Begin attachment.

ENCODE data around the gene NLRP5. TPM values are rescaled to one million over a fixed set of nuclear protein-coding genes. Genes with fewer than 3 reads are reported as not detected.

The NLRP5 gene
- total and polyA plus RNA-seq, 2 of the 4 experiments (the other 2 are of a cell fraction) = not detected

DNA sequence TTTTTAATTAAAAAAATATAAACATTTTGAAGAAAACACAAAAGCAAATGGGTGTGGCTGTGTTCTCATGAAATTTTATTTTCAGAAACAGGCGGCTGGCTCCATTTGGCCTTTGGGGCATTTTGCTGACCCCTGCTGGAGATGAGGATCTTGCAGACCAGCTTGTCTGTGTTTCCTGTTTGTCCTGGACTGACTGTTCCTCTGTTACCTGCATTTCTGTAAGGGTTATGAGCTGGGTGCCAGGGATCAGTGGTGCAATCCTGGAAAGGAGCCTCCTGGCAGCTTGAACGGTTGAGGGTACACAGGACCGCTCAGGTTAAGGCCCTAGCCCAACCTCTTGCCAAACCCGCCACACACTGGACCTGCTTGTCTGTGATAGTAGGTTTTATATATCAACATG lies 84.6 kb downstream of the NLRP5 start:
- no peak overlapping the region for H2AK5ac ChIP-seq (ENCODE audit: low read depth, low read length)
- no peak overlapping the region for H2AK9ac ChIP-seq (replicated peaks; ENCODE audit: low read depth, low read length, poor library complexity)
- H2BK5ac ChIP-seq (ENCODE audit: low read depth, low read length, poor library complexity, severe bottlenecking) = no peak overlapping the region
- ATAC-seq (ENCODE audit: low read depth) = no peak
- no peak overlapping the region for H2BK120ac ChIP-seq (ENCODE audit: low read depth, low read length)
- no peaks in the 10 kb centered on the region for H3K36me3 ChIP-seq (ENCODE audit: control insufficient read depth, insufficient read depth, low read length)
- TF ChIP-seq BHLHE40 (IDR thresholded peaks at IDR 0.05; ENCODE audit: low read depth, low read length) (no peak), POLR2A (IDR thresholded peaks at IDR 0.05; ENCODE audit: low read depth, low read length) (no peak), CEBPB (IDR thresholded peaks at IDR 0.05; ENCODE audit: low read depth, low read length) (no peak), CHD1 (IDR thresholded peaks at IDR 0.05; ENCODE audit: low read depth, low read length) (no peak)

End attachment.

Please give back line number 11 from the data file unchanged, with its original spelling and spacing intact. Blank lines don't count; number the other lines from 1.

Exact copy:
- TF ChIP-seq BHLHE40 (IDR thresholded peaks at IDR 0.05; ENCODE audit: low read depth, low read length) (no peak), POLR2A (IDR thresholded peaks at IDR 0.05; ENCODE audit: low read depth, low read length) (no peak), CEBPB (IDR thresholded peaks at IDR 0.05; ENCODE audit: low read depth, low read length) (no peak), CHD1 (IDR thresholded peaks at IDR 0.05; ENCODE audit: low read depth, low read length) (no peak)